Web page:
By Mark Ellis —
Didi Hirsch Mental Health Services in L.A. is one of three centers in the nation that takes calls on a suicide hotline as well a national Disaster Distress Helpline 24-7 to help victims of natural and man-made disasters deal with emotional and mental health issues.
To handle calls the center has 70 full time staff members and 215 volunteers. In February, they took 22 calls on their suicide and disaster help lines related to the COVID-19 health crisis, according to a report by the Orange County Register.
In March, their call volume jumped to 1,800 calls — more than an 8,000% increase!
Job losses and isolation has led many to a sense of hopelessness and helplessness. “The coronavirus pandemic has exacerbated those feelings in people. If things felt bad before, they can really feel hopeless in today’s environment,” Carolyn Levitan, director of the crisis line, told the Register.
One woman in her 90s that called the crisis line did not eat or drink water all day on Easter because she was upset about not being able to go to church or see her friends and family.
“I talk to them about what they can do today to take care of themselves,” Levitan said.
The Center, which operates 10 locations in L.A. and Orange counties, is hiring and training more staff members to answer the calls.
Riverside County’s crisis and suicide help line also has felt an increase in calls, Rebecca Antillon, told the Register. “We’ve also seen a complexity of calls — individuals experiencing economic stress, social isolation and increases in domestic violence or abuse. At the same time, there is a decrease in access to community and religious support.”
With people unable to gather at church for worship and fellowship on Sundays – and other days of the week – the problem is magnified.
Many teenagers are struggling emotionally, according to Michelle Carlson, executive director of Teen Line, an L.A.-based national and international help line for teens.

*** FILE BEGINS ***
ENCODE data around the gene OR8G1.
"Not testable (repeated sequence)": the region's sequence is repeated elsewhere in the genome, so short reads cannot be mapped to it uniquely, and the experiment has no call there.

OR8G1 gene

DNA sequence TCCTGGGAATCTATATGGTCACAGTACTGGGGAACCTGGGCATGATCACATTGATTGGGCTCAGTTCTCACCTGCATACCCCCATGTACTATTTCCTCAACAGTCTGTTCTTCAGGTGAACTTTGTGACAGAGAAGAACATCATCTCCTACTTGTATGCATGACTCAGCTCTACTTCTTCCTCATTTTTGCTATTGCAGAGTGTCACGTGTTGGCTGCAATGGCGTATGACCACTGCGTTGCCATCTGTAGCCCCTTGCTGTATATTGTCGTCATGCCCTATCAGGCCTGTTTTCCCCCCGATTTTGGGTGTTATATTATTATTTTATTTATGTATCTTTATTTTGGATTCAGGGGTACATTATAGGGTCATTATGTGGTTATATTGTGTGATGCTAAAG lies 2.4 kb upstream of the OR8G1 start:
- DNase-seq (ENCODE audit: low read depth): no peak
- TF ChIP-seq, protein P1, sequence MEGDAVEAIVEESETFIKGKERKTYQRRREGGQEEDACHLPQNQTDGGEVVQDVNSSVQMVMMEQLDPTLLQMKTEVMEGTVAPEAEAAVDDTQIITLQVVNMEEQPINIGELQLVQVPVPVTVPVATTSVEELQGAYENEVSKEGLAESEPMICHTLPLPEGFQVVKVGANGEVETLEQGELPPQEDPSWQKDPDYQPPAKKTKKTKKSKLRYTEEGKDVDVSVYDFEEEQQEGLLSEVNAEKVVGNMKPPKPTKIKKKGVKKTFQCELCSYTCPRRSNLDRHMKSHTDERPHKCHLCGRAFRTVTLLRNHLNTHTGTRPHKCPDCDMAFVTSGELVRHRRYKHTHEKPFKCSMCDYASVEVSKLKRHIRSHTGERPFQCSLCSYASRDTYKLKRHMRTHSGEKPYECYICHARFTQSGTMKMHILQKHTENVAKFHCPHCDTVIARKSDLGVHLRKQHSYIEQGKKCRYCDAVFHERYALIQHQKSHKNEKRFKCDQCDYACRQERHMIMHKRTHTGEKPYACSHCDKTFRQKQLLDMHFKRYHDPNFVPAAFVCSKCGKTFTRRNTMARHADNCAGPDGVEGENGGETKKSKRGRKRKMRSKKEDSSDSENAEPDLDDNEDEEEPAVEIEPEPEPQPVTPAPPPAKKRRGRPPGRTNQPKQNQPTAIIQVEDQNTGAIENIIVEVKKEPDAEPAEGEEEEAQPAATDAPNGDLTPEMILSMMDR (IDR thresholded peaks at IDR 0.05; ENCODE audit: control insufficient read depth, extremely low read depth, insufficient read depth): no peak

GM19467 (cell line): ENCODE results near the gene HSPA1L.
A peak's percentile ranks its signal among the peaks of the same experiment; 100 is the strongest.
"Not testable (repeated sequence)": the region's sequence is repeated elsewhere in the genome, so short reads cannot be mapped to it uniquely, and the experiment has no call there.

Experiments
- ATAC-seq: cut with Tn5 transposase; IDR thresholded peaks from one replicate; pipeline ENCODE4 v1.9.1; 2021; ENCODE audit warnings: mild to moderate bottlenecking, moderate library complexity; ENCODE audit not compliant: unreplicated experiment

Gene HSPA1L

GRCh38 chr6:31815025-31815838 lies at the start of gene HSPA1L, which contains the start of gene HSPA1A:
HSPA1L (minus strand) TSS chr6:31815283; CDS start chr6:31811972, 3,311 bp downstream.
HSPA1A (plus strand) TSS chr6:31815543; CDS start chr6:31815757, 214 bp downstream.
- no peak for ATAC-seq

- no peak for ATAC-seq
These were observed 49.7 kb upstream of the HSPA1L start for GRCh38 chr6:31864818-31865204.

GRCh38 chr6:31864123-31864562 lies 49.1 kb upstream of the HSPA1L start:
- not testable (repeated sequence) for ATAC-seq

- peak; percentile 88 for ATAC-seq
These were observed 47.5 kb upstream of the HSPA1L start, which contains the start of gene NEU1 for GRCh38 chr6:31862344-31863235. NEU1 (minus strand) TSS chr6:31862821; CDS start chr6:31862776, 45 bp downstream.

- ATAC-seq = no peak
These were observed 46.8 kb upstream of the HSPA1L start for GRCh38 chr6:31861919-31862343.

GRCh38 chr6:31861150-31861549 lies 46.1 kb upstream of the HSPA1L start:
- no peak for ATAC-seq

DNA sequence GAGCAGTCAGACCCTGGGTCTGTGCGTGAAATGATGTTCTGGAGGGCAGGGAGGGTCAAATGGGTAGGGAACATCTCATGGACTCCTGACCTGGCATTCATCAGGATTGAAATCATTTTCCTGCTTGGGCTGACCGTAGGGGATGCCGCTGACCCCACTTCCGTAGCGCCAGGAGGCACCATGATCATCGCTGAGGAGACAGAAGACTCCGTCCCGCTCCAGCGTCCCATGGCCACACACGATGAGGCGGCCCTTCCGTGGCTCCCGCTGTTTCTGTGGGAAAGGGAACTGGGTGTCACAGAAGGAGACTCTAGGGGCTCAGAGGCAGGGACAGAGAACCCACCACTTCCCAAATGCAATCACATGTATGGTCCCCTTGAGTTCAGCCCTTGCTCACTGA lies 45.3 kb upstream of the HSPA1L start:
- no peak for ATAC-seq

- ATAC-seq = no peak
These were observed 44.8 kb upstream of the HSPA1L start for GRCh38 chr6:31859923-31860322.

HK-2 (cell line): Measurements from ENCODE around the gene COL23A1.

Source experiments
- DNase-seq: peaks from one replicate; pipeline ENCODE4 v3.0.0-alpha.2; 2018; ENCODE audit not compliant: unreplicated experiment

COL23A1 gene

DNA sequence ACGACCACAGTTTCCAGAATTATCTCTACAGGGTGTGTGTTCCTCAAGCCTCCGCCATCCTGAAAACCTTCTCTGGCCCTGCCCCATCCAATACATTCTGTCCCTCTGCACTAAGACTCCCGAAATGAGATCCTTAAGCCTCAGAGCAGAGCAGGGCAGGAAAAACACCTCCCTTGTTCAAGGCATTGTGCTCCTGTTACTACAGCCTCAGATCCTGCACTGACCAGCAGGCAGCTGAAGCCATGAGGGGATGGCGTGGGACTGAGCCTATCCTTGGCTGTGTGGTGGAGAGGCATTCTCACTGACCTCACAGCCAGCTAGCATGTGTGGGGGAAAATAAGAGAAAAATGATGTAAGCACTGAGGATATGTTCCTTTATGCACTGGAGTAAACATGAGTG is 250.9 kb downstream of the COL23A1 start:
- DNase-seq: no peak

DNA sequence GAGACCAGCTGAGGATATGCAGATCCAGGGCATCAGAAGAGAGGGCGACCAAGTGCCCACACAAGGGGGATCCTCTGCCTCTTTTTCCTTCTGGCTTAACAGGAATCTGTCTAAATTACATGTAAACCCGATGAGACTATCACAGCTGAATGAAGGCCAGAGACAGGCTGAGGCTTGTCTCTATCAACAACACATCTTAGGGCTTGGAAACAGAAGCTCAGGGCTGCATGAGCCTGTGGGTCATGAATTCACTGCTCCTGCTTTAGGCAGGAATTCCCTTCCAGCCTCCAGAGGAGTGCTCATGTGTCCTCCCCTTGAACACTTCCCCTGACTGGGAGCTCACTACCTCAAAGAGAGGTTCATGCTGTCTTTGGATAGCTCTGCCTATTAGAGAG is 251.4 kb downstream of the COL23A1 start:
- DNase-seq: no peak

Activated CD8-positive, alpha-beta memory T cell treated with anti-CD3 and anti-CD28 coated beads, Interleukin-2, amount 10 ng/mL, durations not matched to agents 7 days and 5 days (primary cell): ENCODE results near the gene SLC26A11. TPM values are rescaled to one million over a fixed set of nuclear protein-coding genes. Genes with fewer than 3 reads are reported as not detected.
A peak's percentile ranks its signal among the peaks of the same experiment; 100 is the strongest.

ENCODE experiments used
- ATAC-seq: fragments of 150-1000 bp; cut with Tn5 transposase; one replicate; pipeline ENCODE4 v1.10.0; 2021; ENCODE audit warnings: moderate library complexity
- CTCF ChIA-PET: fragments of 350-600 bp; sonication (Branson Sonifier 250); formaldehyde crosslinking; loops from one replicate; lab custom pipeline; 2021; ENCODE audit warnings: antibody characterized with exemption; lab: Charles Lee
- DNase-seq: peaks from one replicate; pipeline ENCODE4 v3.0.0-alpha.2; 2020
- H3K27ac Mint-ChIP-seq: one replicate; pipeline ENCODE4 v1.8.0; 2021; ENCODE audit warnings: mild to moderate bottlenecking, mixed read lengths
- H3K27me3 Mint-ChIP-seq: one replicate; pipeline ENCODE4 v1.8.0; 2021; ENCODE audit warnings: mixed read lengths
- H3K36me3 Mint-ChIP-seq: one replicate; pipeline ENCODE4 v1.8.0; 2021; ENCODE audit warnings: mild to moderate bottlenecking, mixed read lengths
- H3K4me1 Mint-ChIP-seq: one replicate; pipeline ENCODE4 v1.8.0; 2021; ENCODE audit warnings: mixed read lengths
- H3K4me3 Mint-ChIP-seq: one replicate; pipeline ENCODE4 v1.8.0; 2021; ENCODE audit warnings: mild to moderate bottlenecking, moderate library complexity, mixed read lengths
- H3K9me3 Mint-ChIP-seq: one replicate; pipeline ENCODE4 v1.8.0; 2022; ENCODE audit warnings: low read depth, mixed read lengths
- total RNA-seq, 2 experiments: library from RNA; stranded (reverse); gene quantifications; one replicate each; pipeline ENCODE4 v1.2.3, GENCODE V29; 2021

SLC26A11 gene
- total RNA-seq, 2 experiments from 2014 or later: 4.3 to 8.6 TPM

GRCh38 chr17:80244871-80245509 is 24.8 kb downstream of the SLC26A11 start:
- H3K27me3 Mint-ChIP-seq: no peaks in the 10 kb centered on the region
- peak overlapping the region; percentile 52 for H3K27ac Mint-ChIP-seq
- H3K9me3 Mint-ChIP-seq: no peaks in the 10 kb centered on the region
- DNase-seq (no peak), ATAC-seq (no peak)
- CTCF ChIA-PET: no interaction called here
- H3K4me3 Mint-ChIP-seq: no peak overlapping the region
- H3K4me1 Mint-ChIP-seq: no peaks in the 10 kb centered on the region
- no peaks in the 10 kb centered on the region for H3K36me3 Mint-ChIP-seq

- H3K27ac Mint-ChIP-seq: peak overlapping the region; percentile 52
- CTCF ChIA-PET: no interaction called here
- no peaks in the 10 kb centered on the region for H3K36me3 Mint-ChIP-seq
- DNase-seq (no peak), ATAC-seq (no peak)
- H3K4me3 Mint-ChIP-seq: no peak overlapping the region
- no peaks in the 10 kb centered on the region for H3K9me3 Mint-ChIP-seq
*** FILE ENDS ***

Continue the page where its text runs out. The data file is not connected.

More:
“In this environment, family relationships is the number one reason youth are contacting us,” she said. “Young people are experiencing huge increases in stress, anxiety and loneliness. We’re also seeing a significant increase in child abuse reports. It’s very concerning.”
Teen Line is taking calls from as far away as India, Australia and South Africa, she said. “The most important thing right now is to approach your kids with empathy,” Carlson told the Register. “They are dealing with their own losses — not being able to see friends or participate in school events like sports, prom or graduation. This time is not normal and it’s OK to acknowledge that.”
The suffering is so universal that even the counselors taking the calls are experiencing the same kinds of worries and anxieties as their callers, Levitan noted.
“We see people are burning through their savings, losing jobs and becoming more isolated,” Levitan said. “We are taking the necessary steps to make sure we’re there for people when they need us the most
At Laura’s House, the domestic violence prevention hotline in Orange County, calls surged 40% starting the week of March 22nd, and have been rising ever since, Greg Young, clinical director, told the Register. “The last two years have been quite busy,” he said. “But I don’t recall a sudden jump like this.”
Domestic violence calls to the Orange County sheriff’s office for the four-week period ended April 13 were up about 25% from a year earlier, according to Orange County Sheriff Don Barnes.
Barnes said that calls related to family disputes rose 24% during the same period, and that his department had taken eight calls for child abuse, compared with three during the same time in 2019.
Barnes said that he is “concerned about the adverse effect these stay-at-home orders have on those in the shadows who are vulnerable to domestic violence or child abuse.”
At the end of March, Women’s Transitional Living Center in Orange County had taken 132 reports of domestic violence, more than double the number it tracked last year.